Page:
The past decade has been a challenging time for nephrology. The increasing demand for kidney care combined with recent match challenges calls for the strengthening of fellowship training. This translates into a need to evaluate nephrology training, with the American Board of Internal Medicine (ABIM) nephrology subspecialization certification traditionally an objective way to accomplish this. The pass rate for the board exam, however, has seen continued struggles, with the 80% pass rate in 2020 being an improvement from the year prior but still the lowest among medicine subspecialties. A recent Kidney News article hypothesizes that this decline is potentially due to a combination of factors. These factors include the mismatch between exam content by ABIM question writers and real-world clinical experience and insufficient preparation for the exam by the fellows and/or fellowship programs (1).
So what should programs do to prepare fellows for this high-stakes exam (Table 1)? The ABIM Nephrology Certification Examination blueprint serves as an outline for preparation for both individual fellows and the program core curriculum (2). The In-Training Exam (ITE) can then be used to gauge knowledge gaps, as it has shown to be an independent predictor of performance on the initial certification exam (3). Several tools are at our disposal to enhance education. A 2018 Renal Fellow Network survey showed that the Kidney Self-Assessment Program (KSAP), ASN Board Review Course & Update (BRCU), and Nephrology Self-Assessment Program (nephSAP) are the most popular resources utilized by fellows (4). Fellowship programs should also have protected board question-based sessions, core lecture series, and innovative tools (5) starting early in the first year, with particular emphasis on complex topics such as renal physiology and pathology. Various resources are available that simplify instruction and guide training. A recent article in Kidney News by Garcia and Reddy provides an excellent curated list of fellow-friendly resources, highlighting available courses, societies, annual meetings, and development opportunities (6).
And what does the future hold for board preparation and fellowship? A 2016 national study of nephrology fellows highlighted a need for increased time on education in home dialysis modalities and renal pathology and physiology (7). The current emphasis on promoting and expanding home therapies necessitates that nephrology fellows receive adequate training in home dialysis modalities. It is thus concerning that a study of US nephrology fellows showed an overall perceived preparedness moderate for peritoneal dialysis and low for home hemodialysis (8). This emphasizes a critical need to increase education toward home dialysis modalities through lectures, conferences, and enhanced hands-on outpatient experience. The focus on expanding nephrology education should come with an awareness of the limited time fellows have for independent study, especially when on clinical service. Programs can consider restructuring rotations by incorporating physician extenders to lighten fellows' workload, especially for patients with whom fellows have ample learning opportunities (i.e., patients with end-stage kidney disease on hemodialysis). Finally, the landscape of nephrology is changing, with increased emphasis on onco-nephrology, business, health policy, interventional nephrology, glomerular disease, and critical care nephrology. Assessment of these areas on the ABIM Nephrology Board Exam will require future thoughts.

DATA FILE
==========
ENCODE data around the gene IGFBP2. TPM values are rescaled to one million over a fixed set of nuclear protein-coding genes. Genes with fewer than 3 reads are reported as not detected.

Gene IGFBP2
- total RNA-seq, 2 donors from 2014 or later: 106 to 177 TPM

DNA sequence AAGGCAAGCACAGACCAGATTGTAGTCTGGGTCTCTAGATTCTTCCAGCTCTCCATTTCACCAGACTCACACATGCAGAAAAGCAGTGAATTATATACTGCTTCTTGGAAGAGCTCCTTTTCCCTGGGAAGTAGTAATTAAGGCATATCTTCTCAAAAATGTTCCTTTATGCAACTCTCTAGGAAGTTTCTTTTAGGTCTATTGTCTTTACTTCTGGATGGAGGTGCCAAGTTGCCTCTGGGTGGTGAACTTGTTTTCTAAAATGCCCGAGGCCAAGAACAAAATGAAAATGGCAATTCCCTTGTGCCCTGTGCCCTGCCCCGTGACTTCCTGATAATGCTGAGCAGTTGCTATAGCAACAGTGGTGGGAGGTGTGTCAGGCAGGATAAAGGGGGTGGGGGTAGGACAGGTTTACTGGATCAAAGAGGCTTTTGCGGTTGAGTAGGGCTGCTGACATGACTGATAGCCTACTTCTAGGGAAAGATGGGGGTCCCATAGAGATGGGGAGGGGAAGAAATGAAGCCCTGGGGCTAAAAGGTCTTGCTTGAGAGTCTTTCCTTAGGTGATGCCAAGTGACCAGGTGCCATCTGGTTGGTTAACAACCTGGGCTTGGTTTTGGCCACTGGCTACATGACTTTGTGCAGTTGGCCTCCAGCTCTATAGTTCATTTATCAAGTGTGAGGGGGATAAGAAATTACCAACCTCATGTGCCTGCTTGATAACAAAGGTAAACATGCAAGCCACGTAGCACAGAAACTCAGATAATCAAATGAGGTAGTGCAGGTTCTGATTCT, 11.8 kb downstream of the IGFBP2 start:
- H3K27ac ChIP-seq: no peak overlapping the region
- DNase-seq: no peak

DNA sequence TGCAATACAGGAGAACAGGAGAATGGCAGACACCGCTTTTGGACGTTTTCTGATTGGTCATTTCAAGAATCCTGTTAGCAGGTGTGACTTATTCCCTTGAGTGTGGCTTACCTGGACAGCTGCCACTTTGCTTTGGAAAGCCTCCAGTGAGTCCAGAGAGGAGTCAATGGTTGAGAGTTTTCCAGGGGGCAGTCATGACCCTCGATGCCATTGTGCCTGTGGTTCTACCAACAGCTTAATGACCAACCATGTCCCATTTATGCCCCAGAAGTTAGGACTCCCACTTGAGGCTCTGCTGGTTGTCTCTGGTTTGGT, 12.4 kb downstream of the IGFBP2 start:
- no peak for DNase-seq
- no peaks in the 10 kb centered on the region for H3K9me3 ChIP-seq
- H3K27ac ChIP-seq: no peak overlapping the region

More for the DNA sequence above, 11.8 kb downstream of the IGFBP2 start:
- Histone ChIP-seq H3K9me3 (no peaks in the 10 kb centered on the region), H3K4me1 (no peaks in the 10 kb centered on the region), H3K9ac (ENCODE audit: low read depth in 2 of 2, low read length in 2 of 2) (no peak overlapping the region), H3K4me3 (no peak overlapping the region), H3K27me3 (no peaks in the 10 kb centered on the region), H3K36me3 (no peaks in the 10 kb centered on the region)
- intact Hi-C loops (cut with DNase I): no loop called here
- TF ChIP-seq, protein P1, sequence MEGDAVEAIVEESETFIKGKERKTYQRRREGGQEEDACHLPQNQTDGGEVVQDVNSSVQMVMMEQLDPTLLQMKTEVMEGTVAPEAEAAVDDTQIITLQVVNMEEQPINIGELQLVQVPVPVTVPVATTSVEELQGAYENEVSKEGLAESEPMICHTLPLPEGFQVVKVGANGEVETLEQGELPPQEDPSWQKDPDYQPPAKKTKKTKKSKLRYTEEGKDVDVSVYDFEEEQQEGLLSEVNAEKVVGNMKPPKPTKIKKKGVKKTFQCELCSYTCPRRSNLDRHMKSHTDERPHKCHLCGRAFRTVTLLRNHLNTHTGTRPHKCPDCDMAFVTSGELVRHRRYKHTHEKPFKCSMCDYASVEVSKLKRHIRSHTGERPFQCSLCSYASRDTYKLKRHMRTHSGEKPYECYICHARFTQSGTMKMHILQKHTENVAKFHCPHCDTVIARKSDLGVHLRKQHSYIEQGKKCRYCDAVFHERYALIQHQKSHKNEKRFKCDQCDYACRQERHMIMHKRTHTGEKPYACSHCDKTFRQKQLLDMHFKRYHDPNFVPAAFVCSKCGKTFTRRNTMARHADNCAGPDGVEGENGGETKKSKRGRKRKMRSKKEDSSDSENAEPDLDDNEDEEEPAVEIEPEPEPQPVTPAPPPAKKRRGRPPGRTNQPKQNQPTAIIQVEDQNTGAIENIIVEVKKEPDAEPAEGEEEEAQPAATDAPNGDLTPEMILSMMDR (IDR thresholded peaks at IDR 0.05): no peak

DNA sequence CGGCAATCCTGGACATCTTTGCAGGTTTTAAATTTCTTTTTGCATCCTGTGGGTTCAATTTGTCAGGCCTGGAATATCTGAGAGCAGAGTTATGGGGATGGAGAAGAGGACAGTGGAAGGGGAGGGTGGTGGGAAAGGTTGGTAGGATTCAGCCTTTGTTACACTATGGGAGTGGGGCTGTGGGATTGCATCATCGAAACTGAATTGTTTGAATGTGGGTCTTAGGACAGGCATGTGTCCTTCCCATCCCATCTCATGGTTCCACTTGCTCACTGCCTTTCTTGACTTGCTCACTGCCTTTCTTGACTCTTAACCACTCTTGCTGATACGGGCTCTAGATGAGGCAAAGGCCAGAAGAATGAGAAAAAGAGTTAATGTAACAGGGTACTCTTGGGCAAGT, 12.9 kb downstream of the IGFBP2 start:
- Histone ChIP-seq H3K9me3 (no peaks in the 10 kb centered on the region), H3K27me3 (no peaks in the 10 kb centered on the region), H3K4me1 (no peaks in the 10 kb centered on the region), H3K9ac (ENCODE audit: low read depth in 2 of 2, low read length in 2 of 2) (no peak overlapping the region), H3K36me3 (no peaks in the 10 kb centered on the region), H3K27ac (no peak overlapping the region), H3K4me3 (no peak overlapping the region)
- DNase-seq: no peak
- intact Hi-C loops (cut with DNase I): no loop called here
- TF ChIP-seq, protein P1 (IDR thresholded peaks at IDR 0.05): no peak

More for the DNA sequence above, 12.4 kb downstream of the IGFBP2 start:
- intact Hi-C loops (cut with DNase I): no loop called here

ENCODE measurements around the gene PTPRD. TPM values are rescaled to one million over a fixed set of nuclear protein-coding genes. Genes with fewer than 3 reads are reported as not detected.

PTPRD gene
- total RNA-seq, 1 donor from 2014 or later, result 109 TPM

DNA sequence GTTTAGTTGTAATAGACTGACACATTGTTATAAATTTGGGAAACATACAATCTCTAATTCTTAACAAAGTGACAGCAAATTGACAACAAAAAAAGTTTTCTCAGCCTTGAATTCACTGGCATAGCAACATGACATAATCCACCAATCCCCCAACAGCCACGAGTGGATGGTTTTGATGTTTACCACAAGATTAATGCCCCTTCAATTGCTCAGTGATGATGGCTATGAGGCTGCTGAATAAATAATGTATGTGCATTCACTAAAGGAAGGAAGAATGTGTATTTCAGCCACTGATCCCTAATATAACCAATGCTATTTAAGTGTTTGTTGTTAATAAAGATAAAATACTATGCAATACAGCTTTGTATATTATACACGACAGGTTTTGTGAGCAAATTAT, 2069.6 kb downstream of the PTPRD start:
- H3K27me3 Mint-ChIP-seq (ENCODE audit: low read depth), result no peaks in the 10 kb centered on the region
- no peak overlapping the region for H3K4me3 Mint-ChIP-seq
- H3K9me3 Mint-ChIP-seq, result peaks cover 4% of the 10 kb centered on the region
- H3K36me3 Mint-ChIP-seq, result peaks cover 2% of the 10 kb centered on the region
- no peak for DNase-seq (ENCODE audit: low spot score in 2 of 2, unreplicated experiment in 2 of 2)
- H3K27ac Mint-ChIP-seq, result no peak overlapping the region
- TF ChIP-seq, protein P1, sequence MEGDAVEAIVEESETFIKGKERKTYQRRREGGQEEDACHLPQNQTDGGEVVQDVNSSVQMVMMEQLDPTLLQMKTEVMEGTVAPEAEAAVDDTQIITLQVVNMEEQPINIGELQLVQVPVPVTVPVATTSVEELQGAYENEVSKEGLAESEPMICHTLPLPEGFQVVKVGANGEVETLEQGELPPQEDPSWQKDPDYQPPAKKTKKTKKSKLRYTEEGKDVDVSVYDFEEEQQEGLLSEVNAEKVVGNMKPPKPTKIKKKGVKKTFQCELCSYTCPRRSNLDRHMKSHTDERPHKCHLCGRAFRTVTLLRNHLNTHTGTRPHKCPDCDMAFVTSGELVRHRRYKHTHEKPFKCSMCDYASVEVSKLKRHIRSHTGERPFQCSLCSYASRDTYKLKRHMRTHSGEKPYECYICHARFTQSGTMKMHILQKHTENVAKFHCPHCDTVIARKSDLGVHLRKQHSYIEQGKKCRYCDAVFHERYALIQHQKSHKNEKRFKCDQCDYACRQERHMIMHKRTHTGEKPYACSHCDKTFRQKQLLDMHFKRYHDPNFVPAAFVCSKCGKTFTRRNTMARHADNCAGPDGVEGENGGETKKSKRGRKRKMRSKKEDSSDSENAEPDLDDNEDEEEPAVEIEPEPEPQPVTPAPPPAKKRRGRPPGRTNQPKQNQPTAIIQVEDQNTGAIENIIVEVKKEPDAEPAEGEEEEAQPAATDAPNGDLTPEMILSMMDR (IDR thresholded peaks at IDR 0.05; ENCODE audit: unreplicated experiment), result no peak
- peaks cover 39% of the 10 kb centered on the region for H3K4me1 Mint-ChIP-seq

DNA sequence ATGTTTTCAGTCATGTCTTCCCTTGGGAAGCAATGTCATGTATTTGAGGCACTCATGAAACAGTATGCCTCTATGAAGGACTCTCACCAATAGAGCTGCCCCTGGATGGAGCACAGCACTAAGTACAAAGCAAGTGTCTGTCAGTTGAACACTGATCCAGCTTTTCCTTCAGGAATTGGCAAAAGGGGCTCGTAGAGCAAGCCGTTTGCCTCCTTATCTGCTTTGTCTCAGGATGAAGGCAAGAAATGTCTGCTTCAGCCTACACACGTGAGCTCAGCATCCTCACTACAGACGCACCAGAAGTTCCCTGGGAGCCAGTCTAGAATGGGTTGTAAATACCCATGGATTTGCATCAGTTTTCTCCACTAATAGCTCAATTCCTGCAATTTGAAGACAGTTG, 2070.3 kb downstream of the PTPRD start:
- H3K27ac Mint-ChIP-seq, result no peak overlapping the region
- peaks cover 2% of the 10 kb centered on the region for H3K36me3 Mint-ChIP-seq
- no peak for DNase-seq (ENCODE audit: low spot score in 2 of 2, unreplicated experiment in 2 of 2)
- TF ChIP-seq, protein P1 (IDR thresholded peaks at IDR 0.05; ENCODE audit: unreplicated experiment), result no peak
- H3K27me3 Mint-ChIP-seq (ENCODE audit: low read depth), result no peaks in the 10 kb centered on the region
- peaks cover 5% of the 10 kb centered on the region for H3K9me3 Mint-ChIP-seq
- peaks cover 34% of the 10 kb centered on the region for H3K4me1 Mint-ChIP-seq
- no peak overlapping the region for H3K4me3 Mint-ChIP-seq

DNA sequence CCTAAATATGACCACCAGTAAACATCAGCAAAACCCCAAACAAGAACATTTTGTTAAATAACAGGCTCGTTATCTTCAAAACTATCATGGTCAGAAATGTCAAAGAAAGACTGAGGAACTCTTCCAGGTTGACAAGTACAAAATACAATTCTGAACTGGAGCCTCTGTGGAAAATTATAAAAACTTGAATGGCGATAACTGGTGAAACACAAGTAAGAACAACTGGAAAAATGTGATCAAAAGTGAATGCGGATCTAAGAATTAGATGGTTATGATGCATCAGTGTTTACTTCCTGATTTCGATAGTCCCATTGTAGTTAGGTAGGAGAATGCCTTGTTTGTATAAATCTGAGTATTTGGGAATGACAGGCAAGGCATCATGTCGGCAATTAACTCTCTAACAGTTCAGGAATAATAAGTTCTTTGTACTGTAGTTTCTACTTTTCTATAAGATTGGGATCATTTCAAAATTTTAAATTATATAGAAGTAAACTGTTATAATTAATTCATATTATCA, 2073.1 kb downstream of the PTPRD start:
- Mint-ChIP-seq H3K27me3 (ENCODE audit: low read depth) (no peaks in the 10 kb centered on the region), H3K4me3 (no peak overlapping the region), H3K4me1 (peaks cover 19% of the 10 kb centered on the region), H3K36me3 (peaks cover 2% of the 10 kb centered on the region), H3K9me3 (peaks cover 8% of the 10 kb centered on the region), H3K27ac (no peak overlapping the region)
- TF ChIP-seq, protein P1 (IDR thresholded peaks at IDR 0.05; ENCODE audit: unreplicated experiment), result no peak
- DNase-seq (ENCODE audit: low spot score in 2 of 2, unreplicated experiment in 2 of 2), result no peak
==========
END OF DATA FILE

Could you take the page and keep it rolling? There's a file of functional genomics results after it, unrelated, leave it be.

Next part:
The changes of the past decade of nephrology fellowship training such as low board pass rate, decrease in procedural competency, and a workforce shortage unveil current areas in demand of improvement. The future of nephrology training should include the development and application of universal novel educational modalities in fellowship to strengthen training and increase interest among upcoming generations of learners.
Low board pass rate, decrease in procedural competency, and a workforce shortage [are] areas in demand of improvement.
Seaborg E. Nephrology certification exam pass rates bounce back … somewhat. Kidney News April 2021; 13:1 and 9. https://www.kidneynews.org/view/journals/kidney-news/13/4/article-p1_1.xml
American Board of Internal Medicine. Nephrology Certification Exam Blueprint. January 2021. http://www.abim.org/Media/iohh2ahg/nephrology.pdf
Jurich D, et al. Performance on the nephrology In-Training Examination and ABIM Nephrology Certification Examination outcomes. Clin J Am Soc Nephrol 2018; 13:710–717. doi: 10.2215/CJN.05580517
Farouk S. Here they are: The most popular resources used to study for the nephrology board exam. Renal Fellow Network. December 17, 2018. www.renalfellow.org/
Jhaveri KD, et al. Novel educational approaches to enhance learning and interest in nephrology. Adv Chronic Kidney Dis 2013; 20:336–346. doi: 10.1053/j.ackd.2013.03.006
Garcia P, Reddy Y. Tips and tricks for the 2021 nephrology fellows—A curated list of fellow-friendly resources in the United States. Kidney News May 2021; 13:20–24. https://www.kidneynews.org/view/journals/kidney-news/13/5/article-p20_6.xml
Rope RW, et al. Education in nephrology fellowship: A survey-based needs assessment. J Am Soc Nephrol 2017; 28:1983–1990. doi: 10.1681/ASN.2016101061
Gupta N, et al. Perceptions of home dialysis training and experience among US nephrology fellows. Am J Kidney Dis 2021; 77:713-718.e1. doi: 10.1053/j.ajkd.2020.09.014